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Who will hit the rest of the Giants’ home runs this season?

There aren’t many left to be hit.

San Franciso Giants v Arizona Diamondbacks Photo by Christian Petersen/Getty Images

If you love home runs, then you’ve probably already planned to watch tonight’s Home Run Derby on ESPN. If you love the Giants hitting home runs and nobody else, then you might want to reconsider that position, because you’ll see more home runs tonight than you will the rest of the season for our favorite team.

In fact, you’ll probably see more home runs tonight start to finish than you will have watching the entire 2018 season of Giants’ baseball. The average derby probably averages between 150-160 home runs. The 2015 contest, in particular, had 159. Here’s a breakdown of home runs the Giants have hit over the years (going back to 2010, MLB ranking in parenthesis):

2010: 162 (10th)
2011: 121 (22nd)
2012: 103 (30th)
2013: 107 (29th)
2014: 132 (17th)
2015: 136 (26th)
2016: 130 (28th)
2017: 128 (30th)
2018: 91 (25th) *-in progress, obviously

Knock out that 2010 tally and this year’s still incomplete number (both extreme ranges that skew the results), then you get a 7-year average of 122.43 home runs a season. You’ll notice, though, that the 3-year average (2015-2017) is 131.33, but either way you look at it, the Giants might hit only 30-40 more home runs this year.

Sure, some of that total is skewed by Belt’s freak appendicitis and Evan Longoria’s broken hand, but it feels like the dual emergence of Gorkys Hernandez and Alen Hanson ameloriated those losses. Brandon Crawford has been the best he’s ever been and Buster Posey and Nick Hundley combined have put up great numbers for the backstop position. Joe Panik has been a drag for most of the season, as has been the left field spot.

Then again, even at their best, most of the players aren’t mashers. It’s been five years since the Giants had a player who even hit 25 home runs or more and even longer since there’s been a 30+ home run dude. But we know from experience that a roster of mashers isn’t a prerequisite for winning a World Series.

Of the 91 home runs hit, 90 were hit by 12 players still on the 40-man roster (the other was by Gregor Blanco). Assuming no significant additions at the deadline or a call-up like Chris Shaw, let’s just basically go off the players we’ve already seen this year to project the rest of the way. And let’s be wildly optimistic and say they get to 131 for the season, so, 40 more.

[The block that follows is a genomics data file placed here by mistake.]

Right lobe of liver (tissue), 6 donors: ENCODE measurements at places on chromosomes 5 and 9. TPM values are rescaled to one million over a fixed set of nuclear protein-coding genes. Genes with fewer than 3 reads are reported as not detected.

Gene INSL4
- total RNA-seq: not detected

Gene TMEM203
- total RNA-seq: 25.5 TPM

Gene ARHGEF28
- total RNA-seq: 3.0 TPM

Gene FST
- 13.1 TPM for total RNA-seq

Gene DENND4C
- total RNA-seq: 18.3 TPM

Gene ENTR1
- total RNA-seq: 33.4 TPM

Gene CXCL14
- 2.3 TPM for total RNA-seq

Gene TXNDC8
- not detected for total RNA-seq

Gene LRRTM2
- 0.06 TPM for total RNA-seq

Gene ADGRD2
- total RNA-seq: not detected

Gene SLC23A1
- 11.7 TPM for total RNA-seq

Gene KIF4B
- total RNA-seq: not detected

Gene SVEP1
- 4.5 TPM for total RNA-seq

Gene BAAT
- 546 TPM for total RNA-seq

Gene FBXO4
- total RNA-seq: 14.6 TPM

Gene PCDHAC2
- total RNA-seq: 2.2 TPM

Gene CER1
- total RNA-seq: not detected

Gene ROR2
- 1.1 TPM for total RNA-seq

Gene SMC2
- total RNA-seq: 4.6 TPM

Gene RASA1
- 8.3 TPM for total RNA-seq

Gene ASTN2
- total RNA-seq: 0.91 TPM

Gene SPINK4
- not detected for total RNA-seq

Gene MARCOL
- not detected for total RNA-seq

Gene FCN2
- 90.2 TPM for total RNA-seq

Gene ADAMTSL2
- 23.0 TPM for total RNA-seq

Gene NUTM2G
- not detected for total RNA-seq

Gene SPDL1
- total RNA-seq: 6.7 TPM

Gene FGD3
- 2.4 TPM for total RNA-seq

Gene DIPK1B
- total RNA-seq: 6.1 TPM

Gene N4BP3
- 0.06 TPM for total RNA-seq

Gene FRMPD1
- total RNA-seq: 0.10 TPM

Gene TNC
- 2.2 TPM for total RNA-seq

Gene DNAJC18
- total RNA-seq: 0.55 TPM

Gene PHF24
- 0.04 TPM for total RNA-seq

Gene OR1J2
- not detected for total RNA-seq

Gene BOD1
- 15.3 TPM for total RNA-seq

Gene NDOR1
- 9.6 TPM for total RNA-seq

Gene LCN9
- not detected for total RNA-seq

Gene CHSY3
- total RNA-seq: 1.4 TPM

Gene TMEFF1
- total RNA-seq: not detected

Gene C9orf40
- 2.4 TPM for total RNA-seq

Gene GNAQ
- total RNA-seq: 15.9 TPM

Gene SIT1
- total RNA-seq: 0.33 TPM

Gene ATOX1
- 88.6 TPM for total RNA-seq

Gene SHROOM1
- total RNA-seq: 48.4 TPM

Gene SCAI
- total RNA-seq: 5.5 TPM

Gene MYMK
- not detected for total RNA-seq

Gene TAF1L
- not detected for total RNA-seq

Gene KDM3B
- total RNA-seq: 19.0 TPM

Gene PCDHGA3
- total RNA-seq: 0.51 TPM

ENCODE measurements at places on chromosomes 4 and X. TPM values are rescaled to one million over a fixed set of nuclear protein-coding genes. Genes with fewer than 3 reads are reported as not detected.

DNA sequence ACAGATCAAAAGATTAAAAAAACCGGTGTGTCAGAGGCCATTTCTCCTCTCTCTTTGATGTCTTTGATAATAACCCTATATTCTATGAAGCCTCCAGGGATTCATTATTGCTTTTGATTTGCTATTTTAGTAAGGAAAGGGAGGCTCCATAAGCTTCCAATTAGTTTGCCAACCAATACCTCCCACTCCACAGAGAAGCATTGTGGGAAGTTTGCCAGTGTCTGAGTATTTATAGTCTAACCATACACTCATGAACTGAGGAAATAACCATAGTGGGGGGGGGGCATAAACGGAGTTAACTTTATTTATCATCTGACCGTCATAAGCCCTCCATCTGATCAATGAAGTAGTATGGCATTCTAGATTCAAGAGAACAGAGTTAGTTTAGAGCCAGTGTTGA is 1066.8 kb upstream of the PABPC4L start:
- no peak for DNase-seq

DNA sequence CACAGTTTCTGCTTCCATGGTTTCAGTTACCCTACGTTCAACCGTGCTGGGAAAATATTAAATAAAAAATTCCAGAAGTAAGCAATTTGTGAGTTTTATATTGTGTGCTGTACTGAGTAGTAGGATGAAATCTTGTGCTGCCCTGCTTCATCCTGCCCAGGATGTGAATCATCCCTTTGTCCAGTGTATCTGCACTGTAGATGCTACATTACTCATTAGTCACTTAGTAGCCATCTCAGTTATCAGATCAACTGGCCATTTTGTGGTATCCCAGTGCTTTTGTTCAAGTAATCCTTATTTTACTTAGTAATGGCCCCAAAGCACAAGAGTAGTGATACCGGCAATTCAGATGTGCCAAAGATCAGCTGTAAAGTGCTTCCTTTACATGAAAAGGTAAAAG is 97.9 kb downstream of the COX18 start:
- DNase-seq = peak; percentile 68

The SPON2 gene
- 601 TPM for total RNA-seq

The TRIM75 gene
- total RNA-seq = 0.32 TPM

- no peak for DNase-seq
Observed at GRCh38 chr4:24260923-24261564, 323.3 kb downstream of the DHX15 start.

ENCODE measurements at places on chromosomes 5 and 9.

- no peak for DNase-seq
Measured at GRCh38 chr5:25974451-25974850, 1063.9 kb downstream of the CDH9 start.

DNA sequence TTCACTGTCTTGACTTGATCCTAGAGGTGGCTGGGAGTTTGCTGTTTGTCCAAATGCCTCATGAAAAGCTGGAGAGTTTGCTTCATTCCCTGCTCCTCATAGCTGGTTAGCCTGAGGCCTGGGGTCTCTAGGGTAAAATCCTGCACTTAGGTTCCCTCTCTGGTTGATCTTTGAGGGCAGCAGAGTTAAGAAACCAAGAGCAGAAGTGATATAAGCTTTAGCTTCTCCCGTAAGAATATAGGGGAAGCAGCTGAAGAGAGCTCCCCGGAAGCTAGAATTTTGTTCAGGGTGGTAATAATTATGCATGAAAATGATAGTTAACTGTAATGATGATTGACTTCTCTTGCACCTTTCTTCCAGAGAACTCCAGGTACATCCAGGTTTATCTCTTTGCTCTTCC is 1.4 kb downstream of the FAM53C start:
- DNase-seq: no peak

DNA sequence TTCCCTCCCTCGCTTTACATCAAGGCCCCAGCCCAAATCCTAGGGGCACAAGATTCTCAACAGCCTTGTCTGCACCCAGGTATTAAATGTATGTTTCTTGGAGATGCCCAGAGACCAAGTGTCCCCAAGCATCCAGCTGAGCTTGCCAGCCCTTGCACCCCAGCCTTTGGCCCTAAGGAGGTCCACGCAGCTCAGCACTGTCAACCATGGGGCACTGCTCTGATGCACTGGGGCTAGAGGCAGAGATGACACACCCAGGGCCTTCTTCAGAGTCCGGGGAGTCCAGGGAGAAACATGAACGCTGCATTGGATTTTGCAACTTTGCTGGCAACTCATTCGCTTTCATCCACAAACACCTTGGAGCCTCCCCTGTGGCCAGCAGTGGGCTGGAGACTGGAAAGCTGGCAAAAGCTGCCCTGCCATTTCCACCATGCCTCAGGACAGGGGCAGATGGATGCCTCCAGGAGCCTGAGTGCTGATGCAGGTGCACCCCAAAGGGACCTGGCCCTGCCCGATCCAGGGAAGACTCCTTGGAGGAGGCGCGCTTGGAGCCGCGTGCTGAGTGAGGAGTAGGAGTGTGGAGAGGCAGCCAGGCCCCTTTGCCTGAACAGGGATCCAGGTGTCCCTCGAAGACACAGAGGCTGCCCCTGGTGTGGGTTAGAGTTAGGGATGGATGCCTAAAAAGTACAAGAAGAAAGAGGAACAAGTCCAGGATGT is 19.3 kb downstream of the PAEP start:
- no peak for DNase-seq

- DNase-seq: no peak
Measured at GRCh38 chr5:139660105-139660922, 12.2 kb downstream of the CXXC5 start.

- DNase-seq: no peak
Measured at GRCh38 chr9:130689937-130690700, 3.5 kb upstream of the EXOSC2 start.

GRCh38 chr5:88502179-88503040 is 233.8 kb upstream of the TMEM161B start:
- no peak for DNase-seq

For reference, the Yankees have 161 through 95 games and the Red Sox 134 through 98.

I’ll start off by saying I think Hunter Pence will get 1 home run somehow. Maybe it’ll be an inside-the-park job. That would be swell.

Brandon Belt was my pick for the guy who’d be the first to hit 25 home runs in a season since 2013, but that’s looking less and less likely. He’s still leading the team with 13 home runs and has twice hit 18 in a season. I’ll predict he gets to 20, so 7 more.

Buster Posey’s sore hip has sapped him of power, but the entire point of him sitting out the All-Star Game is so that he can finally get a cortisone shot and rest it. I’m not sure how that will all shake out. I can imagine both events very clearly: he comes out of the break looking the same or he comes out of the break looking great for 7-10 days before slowing or breaking down again. He hasn’t had a single-digit home run season since 2011. He’s at 5 for the year right now, so, I’ll be optimistic and say he hits 5 more to get to 10.

Evan Longoria’s going to be on a quest to right his season when he returns and he’s sitting at 10 home runs right now. I think he’ll hit 8 more over the final 2 months of the season to give him a respectable 18.

My prediction for Gorkys Hernandez is that he tops out at 14. That’s 3 more.

Andrew McCutchen’s rate suggests he’ll raise his total at the break of 9 to 14 by season’s end. That’s another 5.

Give me 3 more for Nick Hundley to get him to 11.

But that’s 32 home runs already and I figured they’d hit 40 more as a team. It’s hard to believe a collection of Brandon Crawford, Pablo Sandoval, Alen Hanson, Joe Panik, Austin Slater, Mac Williamson, and Chase d’Arnaud will combine for, at most, 8 more home runs in 64 games. That list doesn’t factor in Madison Bumgarner, Jeff Samardzija, Dereck Rodriguez, Derek Holland, Reyes Moronta (shush — I can dream), or any wild-card callups or transactions. It feels like there’s maybe 15-20 home runs in here.

Sure, it’s entirely possible I’ve been too generous with that last chunk of players and it’s even more likely that I’m way off about how many home runs the Giants will wind up with this season — and that’s in either direction. They could hit way less than 131. After all, over the past month (since June 15th), they’re averaging just 3.78 runs per game and have hit only 18 home runs in those 28 games.

Even if I through those 15-20 home runs into the mix, the Giants will still trail the league substantially in terms of home runs hit. We know for sure that AT&T Park has a lot to do with that. Another sliver of the explanation comes from organizational philosophy. A bigger chunk is, of course, talent ceiling. The Giants win, but they don’t hit dingers.

But dingers are good. Tonight might be your last chance this year to see a heap of them, so you should tune in.


Who will lead the Giants in home runs over the final 64 games?

This poll is closed

  • 9%
    Andrew McCutchen
    (64 votes)
  • 68%
    Brandon Belt
    (467 votes)
  • 7%
    Brandon Crawford
    (50 votes)
  • 1%
    Buster Posey
    (10 votes)
  • 3%
    Madison Bumgarner
    (22 votes)
  • 9%
    Joey Bart / wild card
    (67 votes)
680 votes total Vote Now